The Constitution’s second article establishes the executive powers of the federal government, focusing on the office of President. Its implementation has arguably given rise to more controversy than that of any other part of the original Constitution.
Difference of opinion is perhaps invited by the wording at the beginning of the article: “The executive power shall be vested in a President of the United States of America,” omitting the phrase “herein granted” found in Article I’s grant of legislative power. Many have seen in this wording an undefined—and potentially large—grant of executive authority. Others have argued that the very notion of “executive” implies that the President’s authority is limited to executing the laws made by Congress, and that the President’s intended secondary role is further underlined by the numbering of the articles.
Such widely divergent interpretations reflect the Constitutional Convention’s divisions over how best to constitute the executive branch and how to select the chief executive. Experience of British colonial rule disposed many to regard strong executive authority as a threat to liberty and to fear that a powerful chief executive would become—as Edmund Randolph put it—“the foetus of monarchy.” Some even favored a plural executive. The experience with weak executives in the majority of the newly-independent states, however, caused others, such as James Wilson (who more than any other framer helped to craft Article II) to view a president of some strength as a needed bulwark against possible legislative tyranny. Eventually the framers created, here as elsewhere, a compromise: a President with substantial powers as chief magistrate, commander-in-chief, conductor of foreign policy, and possessor of substantial appointive powers, but one who to some extent shared power with the Senate (which would provide “advice and consent” in the making of treaties and which would confirm Supreme Court justices and other important appointees) or with Congress as a whole, which retained the power to declare war. (The President’s formal role in the legislative process—primarily the exercise of a limited veto—was already defined in Article I.) The President and other executive officials were to be removable by Congress through the impeachment process.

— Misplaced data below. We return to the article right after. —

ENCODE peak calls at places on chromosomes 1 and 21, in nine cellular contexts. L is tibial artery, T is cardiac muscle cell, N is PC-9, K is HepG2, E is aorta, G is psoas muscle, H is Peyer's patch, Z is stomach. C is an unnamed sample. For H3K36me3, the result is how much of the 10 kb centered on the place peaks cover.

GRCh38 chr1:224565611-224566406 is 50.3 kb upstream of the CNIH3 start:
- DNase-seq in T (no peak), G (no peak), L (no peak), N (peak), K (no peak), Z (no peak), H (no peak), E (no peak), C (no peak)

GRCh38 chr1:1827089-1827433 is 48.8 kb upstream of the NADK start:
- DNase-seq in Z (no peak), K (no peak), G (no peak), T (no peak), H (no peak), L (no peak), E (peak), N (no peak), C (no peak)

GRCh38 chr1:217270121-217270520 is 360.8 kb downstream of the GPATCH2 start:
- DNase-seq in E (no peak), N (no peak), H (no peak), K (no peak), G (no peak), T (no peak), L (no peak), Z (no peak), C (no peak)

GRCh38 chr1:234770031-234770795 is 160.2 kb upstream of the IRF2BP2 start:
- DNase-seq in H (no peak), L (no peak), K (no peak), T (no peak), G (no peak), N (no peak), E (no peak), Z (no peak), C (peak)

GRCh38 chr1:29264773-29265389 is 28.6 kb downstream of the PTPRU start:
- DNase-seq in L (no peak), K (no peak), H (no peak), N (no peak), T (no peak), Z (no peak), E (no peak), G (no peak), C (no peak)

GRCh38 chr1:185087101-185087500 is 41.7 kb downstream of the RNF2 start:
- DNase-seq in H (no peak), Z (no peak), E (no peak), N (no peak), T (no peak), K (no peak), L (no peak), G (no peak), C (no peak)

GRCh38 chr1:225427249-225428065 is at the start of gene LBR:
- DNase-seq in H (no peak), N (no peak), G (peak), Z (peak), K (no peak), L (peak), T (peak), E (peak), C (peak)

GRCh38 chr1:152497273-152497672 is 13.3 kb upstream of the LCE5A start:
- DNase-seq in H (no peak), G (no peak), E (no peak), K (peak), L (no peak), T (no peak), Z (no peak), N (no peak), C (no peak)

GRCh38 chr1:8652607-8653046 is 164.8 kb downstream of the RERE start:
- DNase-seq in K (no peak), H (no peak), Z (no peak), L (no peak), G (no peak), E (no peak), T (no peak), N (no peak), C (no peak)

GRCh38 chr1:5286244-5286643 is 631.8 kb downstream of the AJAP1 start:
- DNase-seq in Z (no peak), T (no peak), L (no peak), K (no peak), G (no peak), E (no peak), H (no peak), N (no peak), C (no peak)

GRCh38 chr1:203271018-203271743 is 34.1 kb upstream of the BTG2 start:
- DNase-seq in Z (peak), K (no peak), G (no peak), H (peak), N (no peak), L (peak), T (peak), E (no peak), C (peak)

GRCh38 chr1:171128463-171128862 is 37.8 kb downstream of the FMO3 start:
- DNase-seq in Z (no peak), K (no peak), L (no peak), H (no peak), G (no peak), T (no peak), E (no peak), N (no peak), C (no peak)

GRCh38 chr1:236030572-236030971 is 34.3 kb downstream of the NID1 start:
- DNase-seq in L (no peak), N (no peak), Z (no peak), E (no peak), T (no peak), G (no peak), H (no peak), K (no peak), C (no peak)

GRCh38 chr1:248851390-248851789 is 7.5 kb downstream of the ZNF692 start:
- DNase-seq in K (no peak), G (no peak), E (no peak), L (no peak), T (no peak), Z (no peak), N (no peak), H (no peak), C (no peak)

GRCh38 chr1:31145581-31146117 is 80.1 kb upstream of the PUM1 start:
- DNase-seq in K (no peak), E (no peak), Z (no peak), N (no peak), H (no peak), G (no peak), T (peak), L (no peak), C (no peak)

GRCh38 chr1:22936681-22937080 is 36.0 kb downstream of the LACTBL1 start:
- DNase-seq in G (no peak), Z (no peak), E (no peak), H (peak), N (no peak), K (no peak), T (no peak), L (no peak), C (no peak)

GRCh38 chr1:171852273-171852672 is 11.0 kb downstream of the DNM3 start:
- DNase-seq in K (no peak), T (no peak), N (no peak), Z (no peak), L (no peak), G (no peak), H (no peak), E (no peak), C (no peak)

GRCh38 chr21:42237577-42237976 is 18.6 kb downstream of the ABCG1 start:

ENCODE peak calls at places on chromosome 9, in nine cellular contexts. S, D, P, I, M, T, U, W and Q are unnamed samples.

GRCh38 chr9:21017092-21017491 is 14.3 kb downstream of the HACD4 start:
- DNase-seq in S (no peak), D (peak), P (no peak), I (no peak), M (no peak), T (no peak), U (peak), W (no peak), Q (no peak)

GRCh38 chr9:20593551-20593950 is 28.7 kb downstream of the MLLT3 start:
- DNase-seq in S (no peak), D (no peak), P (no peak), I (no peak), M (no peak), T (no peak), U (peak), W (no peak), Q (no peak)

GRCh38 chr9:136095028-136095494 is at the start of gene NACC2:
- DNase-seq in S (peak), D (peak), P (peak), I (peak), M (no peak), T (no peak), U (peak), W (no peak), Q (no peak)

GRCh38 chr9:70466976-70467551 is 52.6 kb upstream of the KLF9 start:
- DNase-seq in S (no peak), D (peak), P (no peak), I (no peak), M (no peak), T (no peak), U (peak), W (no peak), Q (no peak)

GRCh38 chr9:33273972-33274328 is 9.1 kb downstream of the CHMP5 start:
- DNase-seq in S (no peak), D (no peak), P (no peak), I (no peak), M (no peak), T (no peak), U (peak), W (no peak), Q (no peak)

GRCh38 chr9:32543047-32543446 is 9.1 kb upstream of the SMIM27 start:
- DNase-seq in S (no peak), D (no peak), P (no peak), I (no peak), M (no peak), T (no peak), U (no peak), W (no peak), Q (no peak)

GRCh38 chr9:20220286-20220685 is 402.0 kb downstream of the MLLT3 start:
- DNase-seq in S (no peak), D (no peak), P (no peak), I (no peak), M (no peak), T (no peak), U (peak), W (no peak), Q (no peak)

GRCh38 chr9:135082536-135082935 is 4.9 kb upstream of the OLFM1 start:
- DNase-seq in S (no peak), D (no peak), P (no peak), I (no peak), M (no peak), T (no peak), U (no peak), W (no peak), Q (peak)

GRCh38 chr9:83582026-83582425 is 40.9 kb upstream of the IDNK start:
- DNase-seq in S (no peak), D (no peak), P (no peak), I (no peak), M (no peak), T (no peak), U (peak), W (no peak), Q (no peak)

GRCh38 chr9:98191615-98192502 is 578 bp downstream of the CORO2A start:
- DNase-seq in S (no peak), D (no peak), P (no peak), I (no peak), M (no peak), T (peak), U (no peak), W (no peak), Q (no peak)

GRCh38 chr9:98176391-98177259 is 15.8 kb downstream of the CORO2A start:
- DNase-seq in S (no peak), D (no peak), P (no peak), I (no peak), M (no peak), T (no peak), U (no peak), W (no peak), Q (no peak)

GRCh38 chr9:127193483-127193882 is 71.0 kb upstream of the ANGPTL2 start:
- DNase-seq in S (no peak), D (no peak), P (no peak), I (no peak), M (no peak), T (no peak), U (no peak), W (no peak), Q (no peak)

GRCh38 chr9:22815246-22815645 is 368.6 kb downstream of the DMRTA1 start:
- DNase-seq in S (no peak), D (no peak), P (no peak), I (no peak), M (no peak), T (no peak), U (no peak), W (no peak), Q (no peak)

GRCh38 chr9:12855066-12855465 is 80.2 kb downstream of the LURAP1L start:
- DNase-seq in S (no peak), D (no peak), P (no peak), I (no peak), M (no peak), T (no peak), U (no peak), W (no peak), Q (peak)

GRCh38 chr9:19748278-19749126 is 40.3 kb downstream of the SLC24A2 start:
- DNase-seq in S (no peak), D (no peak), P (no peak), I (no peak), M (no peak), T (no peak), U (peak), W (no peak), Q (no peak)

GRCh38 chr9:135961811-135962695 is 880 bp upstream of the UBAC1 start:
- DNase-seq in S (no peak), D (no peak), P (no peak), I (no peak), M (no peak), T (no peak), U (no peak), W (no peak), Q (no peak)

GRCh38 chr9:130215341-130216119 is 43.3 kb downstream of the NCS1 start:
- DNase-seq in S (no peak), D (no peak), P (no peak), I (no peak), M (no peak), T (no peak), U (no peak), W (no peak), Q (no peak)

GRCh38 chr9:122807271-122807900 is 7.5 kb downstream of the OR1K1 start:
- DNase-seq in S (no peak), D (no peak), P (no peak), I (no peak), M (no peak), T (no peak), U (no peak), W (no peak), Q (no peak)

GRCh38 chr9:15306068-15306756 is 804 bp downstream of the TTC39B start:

Choosing a method of selecting the President proved even more contentious and was one of the last major points settled by the Convention. After an extensive flirtation with election by Congress, it settled on an indirect system of election through the Electoral College, leaving the selection of electors to the states (which gradually opted to have them popularly elected). Whether this method remains wise statesmanship that upholds the federal character of the union or is a bizarre anachronism in an increasingly democratic polity is a question that still engenders hot debate. On four occasions (1824, 1876, 1888, and 2000), the presidency has been won by a candidate with fewer popular votes than his main opponent.
Though the process has been an uneven one, over the past 220 years Presidents have wrested from Congress the initiative in government and have moved beyond the letter of Article II to assert—and set precedents for—powers that are not explicitly granted. In general, Presidents have come close to realizing Theodore Roosevelt’s belief that Presidents could take any action in the national interest not expressly forbidden by the Constitution.
Among the many areas of controversy is “executive privilege,” the idea that communications within the executive branch are privileged and beyond the scrutiny of Congress. Such claims go back to the Washington administration, While the courts have generally recognized a limited executive privilege, they have not found it to be absolute.
Especially controversial has been the Presidents’ exercise of powers derived from the role of commander-in-chief. Lincoln launched the greatest single social reform in American history—the end of slavery—by issuing the Emancipation Proclamation on such basis (though he later pressed successfully for a constitutional amendment to extend and secure the process). Since World War II, our last declared war, the USA has waged a series of undeclared wars largely on presidential initiative. Reacting to the Vietnam experience, Watergate, and concerns about an “imperial presidency” in 1973, Congress passed the War Powers Resolution, seeking to reassert its authority. While subsequent commitments of U. S. forces have all carried some sort of congressional approval, no subsequent President has formally acknowledged the measure’s constraints.
Many of the framers would doubtlessly be surprised at the extent to which Presidents have come to dominate American government. The controversy that has accompanied this development, however, would probably be much less surprising.
William C. Lowe, PhD
Dean and Professor of History
The University of Arizona Global Campus
published September 2008